Probably you’ve heard the media whispering that a major multinational bank was testing the system serving as the Bitcoin market. However, the rumors about a Standard Bank implementing a Bitcoin exchange platform for their customers proved to be utterly incorrect.
First, to bring you up to the speed. The speculations began 11th February, during the first day of a major financial event called Finovate Europe 2014, which is held in Old Billingsgate Market, London. This showcase is dedicated to bring innovative technology to the wide public.
The rumors flowed after the presentation in which Switchless (a software solution developer based in Singapore) showed the platform that it was testing among its employees. The internal pilot was held by the South African Standard Bank, which is not only the part of the Standard Bank group, but also is claimed to be the continent’s largest bank.
When the first tweet signaled of such thing being developed, the cryptocommunity met the news with mixed opinions. Some individuals saw this as a good opportunity for Bitcoin to finally get a big tasty piece of public acceptance, closing the page of distrust and fear of cryptos. In this light, banks would act as the official Bitcoin markets already having a vast base of users, opposed to the current big exchange platforms, which have not yet earned the respect of the mass audience. Again, banks represent guarantees and security for the deposits and in a time, after they amassed enough of digital coins, the BTC price would probably stabilize. Certainly, it could only happen in the scenario, where governmental regulator would show their approval for this platform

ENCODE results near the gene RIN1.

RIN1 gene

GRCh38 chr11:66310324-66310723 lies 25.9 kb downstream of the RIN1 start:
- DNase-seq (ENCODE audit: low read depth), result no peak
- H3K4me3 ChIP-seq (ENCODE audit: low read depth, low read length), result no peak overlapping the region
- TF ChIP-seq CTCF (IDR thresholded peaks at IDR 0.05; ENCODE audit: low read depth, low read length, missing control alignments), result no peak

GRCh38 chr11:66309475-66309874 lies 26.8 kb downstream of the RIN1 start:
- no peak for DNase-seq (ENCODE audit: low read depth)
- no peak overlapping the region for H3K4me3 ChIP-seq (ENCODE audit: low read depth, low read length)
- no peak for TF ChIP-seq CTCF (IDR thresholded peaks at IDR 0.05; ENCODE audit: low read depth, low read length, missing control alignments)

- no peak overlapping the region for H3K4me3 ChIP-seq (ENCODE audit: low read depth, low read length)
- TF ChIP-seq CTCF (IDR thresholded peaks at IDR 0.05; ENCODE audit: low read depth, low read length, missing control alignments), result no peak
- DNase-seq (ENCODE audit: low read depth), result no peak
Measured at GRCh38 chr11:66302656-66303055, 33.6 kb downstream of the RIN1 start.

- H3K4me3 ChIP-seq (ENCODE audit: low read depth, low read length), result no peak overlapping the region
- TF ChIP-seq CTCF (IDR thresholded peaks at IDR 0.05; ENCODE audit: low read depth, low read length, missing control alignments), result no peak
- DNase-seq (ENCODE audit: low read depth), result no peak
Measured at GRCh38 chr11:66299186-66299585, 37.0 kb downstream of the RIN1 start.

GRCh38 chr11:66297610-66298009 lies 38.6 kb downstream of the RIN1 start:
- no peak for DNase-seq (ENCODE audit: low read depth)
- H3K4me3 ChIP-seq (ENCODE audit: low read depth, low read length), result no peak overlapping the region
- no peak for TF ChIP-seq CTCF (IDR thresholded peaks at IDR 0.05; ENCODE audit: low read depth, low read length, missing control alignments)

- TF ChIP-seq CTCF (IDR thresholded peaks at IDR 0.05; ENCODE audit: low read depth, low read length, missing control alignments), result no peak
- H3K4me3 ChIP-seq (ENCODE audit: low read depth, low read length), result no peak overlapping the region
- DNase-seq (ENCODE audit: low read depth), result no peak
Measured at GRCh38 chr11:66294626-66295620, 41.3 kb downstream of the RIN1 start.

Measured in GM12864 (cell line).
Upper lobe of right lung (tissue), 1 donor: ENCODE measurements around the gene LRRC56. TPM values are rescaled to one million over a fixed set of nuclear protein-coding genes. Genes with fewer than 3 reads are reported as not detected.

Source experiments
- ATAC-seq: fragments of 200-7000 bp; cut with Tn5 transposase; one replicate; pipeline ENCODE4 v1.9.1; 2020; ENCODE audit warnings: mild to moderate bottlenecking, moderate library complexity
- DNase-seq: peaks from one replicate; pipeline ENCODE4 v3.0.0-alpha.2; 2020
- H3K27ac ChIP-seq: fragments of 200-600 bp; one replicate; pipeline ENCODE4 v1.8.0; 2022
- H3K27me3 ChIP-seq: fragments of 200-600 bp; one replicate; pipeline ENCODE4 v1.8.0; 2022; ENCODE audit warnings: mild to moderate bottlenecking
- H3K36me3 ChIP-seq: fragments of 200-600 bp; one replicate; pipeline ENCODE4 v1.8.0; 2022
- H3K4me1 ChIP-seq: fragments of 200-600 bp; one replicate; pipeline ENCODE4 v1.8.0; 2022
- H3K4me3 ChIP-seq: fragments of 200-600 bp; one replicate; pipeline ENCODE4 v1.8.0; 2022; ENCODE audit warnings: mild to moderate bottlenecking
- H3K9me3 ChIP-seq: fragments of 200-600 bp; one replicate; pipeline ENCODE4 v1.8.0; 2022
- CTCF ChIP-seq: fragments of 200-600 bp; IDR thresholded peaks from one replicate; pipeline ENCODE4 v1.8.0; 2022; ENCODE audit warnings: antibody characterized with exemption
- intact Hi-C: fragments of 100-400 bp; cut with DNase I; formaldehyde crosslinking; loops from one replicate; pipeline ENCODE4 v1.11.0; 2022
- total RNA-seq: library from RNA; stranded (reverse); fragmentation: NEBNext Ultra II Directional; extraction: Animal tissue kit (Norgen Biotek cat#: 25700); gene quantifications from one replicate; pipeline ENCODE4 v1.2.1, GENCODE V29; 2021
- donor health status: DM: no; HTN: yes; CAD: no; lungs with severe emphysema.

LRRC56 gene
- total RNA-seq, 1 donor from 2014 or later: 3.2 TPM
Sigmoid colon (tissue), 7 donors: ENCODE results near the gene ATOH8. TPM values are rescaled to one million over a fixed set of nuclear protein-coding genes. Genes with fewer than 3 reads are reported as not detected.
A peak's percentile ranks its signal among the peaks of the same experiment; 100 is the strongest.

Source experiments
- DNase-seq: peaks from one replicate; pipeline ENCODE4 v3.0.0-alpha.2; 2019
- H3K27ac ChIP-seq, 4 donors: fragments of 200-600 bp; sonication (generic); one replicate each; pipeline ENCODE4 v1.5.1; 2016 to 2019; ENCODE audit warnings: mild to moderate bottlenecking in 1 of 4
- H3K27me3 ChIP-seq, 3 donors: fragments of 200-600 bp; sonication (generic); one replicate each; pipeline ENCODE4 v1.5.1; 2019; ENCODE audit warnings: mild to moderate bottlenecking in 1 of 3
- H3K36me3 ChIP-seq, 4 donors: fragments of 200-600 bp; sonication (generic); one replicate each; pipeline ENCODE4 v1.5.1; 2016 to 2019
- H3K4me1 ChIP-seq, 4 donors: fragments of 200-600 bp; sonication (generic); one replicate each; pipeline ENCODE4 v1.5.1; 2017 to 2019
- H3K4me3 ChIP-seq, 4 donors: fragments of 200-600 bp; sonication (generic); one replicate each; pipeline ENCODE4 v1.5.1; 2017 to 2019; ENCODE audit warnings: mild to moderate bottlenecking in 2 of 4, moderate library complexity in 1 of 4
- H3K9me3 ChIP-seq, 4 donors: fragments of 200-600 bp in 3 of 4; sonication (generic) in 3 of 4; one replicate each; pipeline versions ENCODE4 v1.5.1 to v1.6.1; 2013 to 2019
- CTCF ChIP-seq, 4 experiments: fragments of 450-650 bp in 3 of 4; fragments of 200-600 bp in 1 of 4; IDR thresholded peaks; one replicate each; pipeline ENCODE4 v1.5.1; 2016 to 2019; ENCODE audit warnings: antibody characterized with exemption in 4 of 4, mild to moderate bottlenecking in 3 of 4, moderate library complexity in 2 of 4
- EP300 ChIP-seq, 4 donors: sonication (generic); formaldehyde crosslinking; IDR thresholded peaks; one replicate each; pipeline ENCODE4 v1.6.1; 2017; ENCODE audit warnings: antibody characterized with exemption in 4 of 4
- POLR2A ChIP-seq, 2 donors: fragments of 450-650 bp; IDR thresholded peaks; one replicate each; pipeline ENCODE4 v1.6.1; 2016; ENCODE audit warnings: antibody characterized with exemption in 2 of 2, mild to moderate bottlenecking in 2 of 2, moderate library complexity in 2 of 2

However, there were opposing views. Quoting the Executive Director of the Bitcoin Foundation, Jon Matonis:
“This picture threatens bitcoin exchanges more than government regulators (via @netbanker) #Finovate pic.twitter.com/Zxvgu0PvJ2”
And I can see why. Having a much larger finance base than current international and local exchanges would probably begin soaking in their predecessors. This would choke the whole idea of Bitcoin. The cryptocurrency would cease to be decentralized and governments would be able to impose strict regulations on it, while, at the same time granting digital coins the official status. What that turns Bitcoin into? Right, your good old money, wrapped in a fancy crypto-image.
Well, until something similar comes up we would never know for sure, as the platform’s test was just a part of a much larger research on “Internet-based financial services”.
Even though the storm has come and gone, I won’t let you, dear readers, so easy. As you’ve probably noticed, we here at CoinTelegraph really like to hear the opinions that You post. So, what scenario seems more plausible for you, or maybe you would suggest something else? Are you for or against the idea of banks integrating a Bitcoin exchange? Let us know!